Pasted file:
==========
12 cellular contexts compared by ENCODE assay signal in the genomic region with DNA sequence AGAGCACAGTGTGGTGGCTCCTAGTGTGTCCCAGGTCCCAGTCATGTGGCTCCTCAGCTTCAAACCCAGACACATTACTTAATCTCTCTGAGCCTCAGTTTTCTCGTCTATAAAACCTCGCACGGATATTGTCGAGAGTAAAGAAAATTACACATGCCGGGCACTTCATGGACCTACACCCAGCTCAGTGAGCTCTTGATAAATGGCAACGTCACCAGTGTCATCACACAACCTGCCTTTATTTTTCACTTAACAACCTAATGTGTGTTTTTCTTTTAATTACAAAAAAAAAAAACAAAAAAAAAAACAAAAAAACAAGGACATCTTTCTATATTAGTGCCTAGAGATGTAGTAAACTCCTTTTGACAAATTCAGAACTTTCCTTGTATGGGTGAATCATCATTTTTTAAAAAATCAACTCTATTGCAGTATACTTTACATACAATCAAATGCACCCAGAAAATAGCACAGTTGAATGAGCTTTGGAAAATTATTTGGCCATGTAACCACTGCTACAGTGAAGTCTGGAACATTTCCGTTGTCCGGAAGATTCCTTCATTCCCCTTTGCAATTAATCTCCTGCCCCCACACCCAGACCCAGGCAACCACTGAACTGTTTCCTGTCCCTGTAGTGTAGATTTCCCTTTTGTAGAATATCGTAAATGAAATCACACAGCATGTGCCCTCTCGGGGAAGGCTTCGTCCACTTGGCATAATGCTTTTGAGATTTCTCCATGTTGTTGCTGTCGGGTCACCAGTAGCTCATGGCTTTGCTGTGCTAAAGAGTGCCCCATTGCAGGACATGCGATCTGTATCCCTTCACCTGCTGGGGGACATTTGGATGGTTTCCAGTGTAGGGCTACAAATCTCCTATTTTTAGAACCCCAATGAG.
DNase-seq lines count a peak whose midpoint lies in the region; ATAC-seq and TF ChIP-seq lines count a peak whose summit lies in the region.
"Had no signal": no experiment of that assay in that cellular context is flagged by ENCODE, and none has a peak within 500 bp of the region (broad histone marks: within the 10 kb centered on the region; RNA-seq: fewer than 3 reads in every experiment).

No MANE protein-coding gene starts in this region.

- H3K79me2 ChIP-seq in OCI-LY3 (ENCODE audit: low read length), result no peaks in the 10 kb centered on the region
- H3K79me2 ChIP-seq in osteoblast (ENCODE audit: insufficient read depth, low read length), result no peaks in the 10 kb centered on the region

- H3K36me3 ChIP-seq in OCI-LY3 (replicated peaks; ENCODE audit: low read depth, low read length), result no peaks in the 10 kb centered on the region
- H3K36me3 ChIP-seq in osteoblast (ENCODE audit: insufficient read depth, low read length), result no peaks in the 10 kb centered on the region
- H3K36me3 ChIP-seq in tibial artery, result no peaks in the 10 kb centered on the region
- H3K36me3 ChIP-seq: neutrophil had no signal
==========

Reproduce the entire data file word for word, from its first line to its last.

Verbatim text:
12 cellular contexts compared by ENCODE assay signal in the genomic region with DNA sequence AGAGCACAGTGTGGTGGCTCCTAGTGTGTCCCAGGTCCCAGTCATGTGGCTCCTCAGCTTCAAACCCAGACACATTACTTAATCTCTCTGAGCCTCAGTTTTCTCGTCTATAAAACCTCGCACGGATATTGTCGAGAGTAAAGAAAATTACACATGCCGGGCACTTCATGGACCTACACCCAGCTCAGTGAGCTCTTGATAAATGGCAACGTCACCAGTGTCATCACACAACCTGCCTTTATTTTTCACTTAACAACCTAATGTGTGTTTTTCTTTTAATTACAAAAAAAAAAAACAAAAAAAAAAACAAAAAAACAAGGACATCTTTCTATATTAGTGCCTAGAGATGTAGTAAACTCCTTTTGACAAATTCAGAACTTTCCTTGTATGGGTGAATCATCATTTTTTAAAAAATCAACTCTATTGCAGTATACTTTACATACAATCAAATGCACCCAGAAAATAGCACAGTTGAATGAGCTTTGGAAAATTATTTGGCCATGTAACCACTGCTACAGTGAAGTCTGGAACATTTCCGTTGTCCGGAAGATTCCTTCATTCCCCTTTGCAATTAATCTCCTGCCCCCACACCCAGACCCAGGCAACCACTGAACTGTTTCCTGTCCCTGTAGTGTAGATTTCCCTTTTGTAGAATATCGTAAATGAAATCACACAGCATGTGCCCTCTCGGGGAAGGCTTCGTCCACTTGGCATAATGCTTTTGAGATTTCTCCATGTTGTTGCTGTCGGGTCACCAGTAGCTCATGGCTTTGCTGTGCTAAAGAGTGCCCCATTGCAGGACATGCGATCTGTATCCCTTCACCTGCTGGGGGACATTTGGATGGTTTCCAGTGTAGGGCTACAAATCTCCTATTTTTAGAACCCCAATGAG.
DNase-seq lines count a peak whose midpoint lies in the region; ATAC-seq and TF ChIP-seq lines count a peak whose summit lies in the region.
"Had no signal": no experiment of that assay in that cellular context is flagged by ENCODE, and none has a peak within 500 bp of the region (broad histone marks: within the 10 kb centered on the region; RNA-seq: fewer than 3 reads in every experiment).

No MANE protein-coding gene starts in this region.

- H3K79me2 ChIP-seq in OCI-LY3 (ENCODE audit: low read length), result no peaks in the 10 kb centered on the region
- H3K79me2 ChIP-seq in osteoblast (ENCODE audit: insufficient read depth, low read length), result no peaks in the 10 kb centered on the region

- H3K36me3 ChIP-seq in OCI-LY3 (replicated peaks; ENCODE audit: low read depth, low read length), result no peaks in the 10 kb centered on the region
- H3K36me3 ChIP-seq in osteoblast (ENCODE audit: insufficient read depth, low read length), result no peaks in the 10 kb centered on the region
- H3K36me3 ChIP-seq in tibial artery, result no peaks in the 10 kb centered on the region
- H3K36me3 ChIP-seq: neutrophil had no signal